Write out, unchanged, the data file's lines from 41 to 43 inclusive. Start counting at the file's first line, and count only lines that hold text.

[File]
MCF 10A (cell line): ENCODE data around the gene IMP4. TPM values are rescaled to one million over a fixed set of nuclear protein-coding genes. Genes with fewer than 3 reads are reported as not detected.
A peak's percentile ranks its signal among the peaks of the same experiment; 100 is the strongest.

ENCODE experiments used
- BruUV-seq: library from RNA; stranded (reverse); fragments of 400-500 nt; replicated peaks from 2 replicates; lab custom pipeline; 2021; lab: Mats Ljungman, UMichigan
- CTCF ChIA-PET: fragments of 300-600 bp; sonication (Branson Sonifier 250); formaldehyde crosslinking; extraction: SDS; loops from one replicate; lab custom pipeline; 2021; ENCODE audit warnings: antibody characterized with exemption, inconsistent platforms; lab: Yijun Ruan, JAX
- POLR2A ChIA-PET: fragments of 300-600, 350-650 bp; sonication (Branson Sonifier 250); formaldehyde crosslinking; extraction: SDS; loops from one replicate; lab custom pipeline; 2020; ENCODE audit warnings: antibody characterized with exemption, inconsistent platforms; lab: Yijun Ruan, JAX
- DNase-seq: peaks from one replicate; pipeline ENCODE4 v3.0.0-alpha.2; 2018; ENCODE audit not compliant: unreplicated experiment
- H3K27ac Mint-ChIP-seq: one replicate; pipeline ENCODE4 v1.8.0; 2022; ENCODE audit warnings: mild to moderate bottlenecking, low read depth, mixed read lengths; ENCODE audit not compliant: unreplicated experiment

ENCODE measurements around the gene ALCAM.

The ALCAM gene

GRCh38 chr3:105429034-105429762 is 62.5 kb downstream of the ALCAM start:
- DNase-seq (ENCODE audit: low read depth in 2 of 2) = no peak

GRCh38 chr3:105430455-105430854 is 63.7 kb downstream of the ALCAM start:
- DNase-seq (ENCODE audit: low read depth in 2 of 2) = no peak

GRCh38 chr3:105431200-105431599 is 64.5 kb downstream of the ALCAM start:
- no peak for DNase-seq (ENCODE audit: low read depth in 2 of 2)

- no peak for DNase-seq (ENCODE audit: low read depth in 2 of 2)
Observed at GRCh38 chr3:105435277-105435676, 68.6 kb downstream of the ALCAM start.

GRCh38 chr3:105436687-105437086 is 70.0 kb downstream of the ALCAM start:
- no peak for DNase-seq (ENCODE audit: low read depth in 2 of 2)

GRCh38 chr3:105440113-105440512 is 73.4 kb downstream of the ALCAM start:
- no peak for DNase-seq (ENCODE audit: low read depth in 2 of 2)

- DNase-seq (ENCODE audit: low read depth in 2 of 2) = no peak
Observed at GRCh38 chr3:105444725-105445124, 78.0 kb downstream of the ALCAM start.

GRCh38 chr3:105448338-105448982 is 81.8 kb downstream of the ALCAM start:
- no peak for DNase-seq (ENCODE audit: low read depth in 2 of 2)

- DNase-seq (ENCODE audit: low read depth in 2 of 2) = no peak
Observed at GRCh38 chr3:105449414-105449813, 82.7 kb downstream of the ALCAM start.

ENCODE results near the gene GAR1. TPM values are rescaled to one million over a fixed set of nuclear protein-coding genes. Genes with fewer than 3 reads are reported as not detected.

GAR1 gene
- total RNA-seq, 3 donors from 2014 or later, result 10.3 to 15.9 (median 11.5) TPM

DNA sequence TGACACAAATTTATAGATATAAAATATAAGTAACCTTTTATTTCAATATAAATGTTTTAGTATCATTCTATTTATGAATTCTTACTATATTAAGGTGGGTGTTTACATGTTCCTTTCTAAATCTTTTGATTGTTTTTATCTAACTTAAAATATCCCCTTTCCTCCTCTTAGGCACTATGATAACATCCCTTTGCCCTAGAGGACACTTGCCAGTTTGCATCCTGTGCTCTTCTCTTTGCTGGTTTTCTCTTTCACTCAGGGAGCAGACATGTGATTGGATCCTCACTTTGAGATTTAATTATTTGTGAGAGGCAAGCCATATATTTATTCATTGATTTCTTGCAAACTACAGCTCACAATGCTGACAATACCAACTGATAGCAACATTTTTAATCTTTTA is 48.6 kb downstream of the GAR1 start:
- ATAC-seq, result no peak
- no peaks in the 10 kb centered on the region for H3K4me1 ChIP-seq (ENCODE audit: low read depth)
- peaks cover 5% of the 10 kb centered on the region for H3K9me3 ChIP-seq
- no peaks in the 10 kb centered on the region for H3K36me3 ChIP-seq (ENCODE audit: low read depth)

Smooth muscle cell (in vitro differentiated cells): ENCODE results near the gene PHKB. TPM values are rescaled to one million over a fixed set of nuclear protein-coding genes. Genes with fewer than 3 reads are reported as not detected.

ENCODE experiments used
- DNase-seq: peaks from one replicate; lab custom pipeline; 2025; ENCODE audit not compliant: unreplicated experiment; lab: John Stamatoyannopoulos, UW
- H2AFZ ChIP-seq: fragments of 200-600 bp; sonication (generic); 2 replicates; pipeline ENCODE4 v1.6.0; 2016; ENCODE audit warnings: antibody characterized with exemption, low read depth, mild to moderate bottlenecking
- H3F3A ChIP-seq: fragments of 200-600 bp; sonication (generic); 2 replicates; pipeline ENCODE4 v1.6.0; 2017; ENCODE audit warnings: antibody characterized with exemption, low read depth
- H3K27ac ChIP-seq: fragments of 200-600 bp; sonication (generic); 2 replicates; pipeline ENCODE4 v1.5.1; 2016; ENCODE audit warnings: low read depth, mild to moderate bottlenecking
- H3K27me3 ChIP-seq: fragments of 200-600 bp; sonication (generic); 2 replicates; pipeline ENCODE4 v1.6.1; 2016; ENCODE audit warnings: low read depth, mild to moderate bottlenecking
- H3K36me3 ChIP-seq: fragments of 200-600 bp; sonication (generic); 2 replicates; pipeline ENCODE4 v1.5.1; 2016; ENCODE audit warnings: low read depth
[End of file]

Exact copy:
- H3F3A ChIP-seq: fragments of 200-600 bp; sonication (generic); 2 replicates; pipeline ENCODE4 v1.6.0; 2017; ENCODE audit warnings: antibody characterized with exemption, low read depth
- H3K27ac ChIP-seq: fragments of 200-600 bp; sonication (generic); 2 replicates; pipeline ENCODE4 v1.5.1; 2016; ENCODE audit warnings: low read depth, mild to moderate bottlenecking
- H3K27me3 ChIP-seq: fragments of 200-600 bp; sonication (generic); 2 replicates; pipeline ENCODE4 v1.6.1; 2016; ENCODE audit warnings: low read depth, mild to moderate bottlenecking